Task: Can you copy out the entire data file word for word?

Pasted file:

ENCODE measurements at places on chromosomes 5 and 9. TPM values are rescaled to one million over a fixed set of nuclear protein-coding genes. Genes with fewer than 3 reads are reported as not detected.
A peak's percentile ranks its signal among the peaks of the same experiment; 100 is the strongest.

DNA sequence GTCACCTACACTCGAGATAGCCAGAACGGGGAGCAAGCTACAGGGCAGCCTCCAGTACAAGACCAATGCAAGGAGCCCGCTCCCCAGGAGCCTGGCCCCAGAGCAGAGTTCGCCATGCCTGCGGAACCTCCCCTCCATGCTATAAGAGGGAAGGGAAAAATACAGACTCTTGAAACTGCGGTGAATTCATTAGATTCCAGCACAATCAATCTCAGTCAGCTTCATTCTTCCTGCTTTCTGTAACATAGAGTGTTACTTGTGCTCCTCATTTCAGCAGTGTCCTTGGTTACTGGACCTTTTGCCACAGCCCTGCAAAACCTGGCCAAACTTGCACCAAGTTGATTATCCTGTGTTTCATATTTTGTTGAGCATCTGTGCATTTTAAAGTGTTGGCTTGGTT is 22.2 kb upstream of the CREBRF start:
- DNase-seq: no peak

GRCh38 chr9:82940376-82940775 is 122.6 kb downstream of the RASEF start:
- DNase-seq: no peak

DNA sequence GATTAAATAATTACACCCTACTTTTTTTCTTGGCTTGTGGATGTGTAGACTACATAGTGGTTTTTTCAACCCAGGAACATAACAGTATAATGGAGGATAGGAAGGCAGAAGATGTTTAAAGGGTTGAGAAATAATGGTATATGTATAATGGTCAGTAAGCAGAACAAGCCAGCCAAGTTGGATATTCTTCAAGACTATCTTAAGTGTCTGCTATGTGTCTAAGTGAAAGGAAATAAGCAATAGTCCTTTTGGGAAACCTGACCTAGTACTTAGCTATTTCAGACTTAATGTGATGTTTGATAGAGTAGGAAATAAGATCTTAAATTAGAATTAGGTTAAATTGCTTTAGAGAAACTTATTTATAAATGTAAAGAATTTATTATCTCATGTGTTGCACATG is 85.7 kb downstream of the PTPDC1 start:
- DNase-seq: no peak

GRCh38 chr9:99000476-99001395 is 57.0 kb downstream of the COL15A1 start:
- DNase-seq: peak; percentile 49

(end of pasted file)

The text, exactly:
ENCODE measurements at places on chromosomes 5 and 9. TPM values are rescaled to one million over a fixed set of nuclear protein-coding genes. Genes with fewer than 3 reads are reported as not detected.
A peak's percentile ranks its signal among the peaks of the same experiment; 100 is the strongest.

DNA sequence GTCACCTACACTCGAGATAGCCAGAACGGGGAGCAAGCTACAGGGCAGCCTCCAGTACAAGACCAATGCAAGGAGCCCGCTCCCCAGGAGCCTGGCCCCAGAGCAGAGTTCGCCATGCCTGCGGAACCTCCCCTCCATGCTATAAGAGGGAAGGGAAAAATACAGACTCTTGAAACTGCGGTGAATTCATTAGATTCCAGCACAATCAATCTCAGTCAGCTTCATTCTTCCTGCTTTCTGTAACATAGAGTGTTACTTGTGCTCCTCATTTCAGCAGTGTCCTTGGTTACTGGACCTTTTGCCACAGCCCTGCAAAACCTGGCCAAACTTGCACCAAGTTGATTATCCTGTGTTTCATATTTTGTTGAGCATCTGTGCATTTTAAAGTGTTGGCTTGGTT is 22.2 kb upstream of the CREBRF start:
- DNase-seq: no peak

GRCh38 chr9:82940376-82940775 is 122.6 kb downstream of the RASEF start:
- DNase-seq: no peak

DNA sequence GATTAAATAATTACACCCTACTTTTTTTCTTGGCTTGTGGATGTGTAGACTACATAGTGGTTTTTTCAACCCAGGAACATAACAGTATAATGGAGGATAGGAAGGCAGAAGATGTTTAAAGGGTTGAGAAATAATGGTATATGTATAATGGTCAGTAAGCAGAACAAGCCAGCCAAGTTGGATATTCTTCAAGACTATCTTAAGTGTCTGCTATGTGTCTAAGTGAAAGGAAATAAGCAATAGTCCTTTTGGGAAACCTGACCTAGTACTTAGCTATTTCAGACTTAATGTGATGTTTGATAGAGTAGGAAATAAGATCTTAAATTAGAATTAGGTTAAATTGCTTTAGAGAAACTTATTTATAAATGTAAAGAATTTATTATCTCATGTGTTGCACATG is 85.7 kb downstream of the PTPDC1 start:
- DNase-seq: no peak

GRCh38 chr9:99000476-99001395 is 57.0 kb downstream of the COL15A1 start:
- DNase-seq: peak; percentile 49